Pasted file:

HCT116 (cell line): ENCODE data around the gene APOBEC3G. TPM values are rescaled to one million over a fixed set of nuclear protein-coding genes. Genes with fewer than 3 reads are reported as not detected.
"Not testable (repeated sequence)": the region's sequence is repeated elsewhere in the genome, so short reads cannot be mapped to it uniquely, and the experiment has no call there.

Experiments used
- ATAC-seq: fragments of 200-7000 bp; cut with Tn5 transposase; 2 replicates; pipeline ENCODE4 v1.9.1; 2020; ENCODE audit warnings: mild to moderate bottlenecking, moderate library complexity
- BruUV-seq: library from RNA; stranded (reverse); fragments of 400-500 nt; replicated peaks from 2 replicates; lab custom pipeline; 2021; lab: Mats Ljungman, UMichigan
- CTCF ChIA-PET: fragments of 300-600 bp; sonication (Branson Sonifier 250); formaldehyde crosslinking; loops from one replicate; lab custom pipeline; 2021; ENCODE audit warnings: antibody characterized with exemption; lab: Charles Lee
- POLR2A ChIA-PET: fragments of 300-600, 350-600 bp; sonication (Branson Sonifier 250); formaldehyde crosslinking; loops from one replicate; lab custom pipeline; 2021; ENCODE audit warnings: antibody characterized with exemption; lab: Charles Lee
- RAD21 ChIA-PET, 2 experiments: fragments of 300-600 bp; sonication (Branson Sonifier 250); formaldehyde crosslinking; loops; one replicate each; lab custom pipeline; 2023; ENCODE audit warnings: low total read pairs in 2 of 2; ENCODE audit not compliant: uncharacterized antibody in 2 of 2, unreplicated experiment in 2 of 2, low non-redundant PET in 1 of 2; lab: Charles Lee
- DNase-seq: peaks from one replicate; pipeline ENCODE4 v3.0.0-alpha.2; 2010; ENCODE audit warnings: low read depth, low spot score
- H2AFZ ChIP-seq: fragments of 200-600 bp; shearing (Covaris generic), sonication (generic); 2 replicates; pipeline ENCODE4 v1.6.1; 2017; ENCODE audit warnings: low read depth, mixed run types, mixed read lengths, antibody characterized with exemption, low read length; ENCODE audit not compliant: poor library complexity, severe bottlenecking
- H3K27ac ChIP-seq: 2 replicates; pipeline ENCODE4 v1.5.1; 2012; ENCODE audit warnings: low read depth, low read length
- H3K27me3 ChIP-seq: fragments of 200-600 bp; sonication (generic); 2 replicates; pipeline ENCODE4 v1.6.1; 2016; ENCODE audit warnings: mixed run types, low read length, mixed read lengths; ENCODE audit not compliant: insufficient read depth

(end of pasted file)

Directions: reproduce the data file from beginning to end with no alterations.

HCT116 (cell line): ENCODE data around the gene APOBEC3G. TPM values are rescaled to one million over a fixed set of nuclear protein-coding genes. Genes with fewer than 3 reads are reported as not detected.
"Not testable (repeated sequence)": the region's sequence is repeated elsewhere in the genome, so short reads cannot be mapped to it uniquely, and the experiment has no call there.

Experiments used
- ATAC-seq: fragments of 200-7000 bp; cut with Tn5 transposase; 2 replicates; pipeline ENCODE4 v1.9.1; 2020; ENCODE audit warnings: mild to moderate bottlenecking, moderate library complexity
- BruUV-seq: library from RNA; stranded (reverse); fragments of 400-500 nt; replicated peaks from 2 replicates; lab custom pipeline; 2021; lab: Mats Ljungman, UMichigan
- CTCF ChIA-PET: fragments of 300-600 bp; sonication (Branson Sonifier 250); formaldehyde crosslinking; loops from one replicate; lab custom pipeline; 2021; ENCODE audit warnings: antibody characterized with exemption; lab: Charles Lee
- POLR2A ChIA-PET: fragments of 300-600, 350-600 bp; sonication (Branson Sonifier 250); formaldehyde crosslinking; loops from one replicate; lab custom pipeline; 2021; ENCODE audit warnings: antibody characterized with exemption; lab: Charles Lee
- RAD21 ChIA-PET, 2 experiments: fragments of 300-600 bp; sonication (Branson Sonifier 250); formaldehyde crosslinking; loops; one replicate each; lab custom pipeline; 2023; ENCODE audit warnings: low total read pairs in 2 of 2; ENCODE audit not compliant: uncharacterized antibody in 2 of 2, unreplicated experiment in 2 of 2, low non-redundant PET in 1 of 2; lab: Charles Lee
- DNase-seq: peaks from one replicate; pipeline ENCODE4 v3.0.0-alpha.2; 2010; ENCODE audit warnings: low read depth, low spot score
- H2AFZ ChIP-seq: fragments of 200-600 bp; shearing (Covaris generic), sonication (generic); 2 replicates; pipeline ENCODE4 v1.6.1; 2017; ENCODE audit warnings: low read depth, mixed run types, mixed read lengths, antibody characterized with exemption, low read length; ENCODE audit not compliant: poor library complexity, severe bottlenecking
- H3K27ac ChIP-seq: 2 replicates; pipeline ENCODE4 v1.5.1; 2012; ENCODE audit warnings: low read depth, low read length
- H3K27me3 ChIP-seq: fragments of 200-600 bp; sonication (generic); 2 replicates; pipeline ENCODE4 v1.6.1; 2016; ENCODE audit warnings: mixed run types, low read length, mixed read lengths; ENCODE audit not compliant: insufficient read depth